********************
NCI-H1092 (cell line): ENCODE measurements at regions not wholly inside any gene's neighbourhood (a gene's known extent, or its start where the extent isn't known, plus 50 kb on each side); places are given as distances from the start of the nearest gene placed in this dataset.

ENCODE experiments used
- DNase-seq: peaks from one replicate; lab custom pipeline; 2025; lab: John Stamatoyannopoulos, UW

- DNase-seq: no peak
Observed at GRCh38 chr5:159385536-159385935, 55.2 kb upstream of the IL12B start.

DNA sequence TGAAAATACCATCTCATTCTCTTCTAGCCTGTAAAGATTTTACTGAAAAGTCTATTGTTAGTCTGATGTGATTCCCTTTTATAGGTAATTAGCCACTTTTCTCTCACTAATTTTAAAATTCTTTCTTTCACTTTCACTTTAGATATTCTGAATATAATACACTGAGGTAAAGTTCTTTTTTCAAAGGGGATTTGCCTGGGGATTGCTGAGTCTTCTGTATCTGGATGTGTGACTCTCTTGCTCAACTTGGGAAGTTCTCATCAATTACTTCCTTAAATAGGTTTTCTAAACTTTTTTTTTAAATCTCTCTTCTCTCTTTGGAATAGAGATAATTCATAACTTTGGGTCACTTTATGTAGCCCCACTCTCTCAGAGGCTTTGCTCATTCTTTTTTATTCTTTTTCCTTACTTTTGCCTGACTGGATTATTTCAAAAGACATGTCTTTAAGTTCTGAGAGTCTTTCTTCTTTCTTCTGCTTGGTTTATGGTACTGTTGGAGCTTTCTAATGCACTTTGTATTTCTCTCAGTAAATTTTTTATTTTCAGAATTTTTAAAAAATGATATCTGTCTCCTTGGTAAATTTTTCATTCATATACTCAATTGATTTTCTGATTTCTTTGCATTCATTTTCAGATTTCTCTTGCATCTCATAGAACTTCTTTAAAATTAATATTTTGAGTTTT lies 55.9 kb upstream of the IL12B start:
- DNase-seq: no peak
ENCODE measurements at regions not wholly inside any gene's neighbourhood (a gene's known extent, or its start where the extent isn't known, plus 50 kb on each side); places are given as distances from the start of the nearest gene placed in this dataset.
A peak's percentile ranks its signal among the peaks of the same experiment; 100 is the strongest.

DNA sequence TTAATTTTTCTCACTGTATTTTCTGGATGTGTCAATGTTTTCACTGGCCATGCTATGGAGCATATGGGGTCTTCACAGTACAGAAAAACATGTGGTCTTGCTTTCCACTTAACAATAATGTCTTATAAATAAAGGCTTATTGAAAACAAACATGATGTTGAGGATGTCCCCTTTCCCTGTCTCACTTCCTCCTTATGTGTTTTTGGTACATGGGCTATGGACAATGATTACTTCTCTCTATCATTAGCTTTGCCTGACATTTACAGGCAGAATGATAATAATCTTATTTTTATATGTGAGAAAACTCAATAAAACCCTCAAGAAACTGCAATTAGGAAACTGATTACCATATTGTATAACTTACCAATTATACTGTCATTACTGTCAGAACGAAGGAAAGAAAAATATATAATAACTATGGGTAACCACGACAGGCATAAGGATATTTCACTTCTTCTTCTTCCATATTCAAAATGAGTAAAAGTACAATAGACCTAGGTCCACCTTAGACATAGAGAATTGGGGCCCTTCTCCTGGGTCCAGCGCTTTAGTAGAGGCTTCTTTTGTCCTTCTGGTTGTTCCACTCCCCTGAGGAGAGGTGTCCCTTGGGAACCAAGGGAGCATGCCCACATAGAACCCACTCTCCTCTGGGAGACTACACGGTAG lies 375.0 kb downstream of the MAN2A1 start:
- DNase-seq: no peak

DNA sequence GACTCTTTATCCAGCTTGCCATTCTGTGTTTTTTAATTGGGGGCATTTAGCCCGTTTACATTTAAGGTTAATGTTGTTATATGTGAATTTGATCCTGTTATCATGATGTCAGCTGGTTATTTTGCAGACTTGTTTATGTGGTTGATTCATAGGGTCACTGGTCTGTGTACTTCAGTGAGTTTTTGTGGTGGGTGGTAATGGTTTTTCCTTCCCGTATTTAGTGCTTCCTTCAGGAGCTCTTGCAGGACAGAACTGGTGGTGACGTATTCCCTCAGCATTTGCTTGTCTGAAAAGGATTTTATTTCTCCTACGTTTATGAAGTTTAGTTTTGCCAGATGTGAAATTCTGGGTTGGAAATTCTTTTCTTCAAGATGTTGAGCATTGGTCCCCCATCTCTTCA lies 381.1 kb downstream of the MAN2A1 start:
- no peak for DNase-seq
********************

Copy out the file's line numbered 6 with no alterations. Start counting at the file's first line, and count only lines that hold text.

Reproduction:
DNA sequence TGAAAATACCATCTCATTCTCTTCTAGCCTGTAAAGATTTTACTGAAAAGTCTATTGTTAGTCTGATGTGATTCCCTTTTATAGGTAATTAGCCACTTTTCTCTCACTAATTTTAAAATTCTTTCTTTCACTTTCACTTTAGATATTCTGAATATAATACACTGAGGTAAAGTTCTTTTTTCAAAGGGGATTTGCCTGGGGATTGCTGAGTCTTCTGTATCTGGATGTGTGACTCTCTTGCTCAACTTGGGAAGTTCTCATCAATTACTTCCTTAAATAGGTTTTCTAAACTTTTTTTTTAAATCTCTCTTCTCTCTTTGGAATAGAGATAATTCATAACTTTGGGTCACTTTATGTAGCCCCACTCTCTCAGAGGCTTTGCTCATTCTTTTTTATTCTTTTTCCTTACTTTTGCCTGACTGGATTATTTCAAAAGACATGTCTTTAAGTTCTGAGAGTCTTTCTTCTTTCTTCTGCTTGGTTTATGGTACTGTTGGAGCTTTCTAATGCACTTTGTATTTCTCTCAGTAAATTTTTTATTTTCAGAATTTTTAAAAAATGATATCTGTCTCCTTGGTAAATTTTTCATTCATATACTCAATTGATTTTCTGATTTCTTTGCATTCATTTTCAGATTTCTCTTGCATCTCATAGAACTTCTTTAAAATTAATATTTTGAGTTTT lies 55.9 kb upstream of the IL12B start: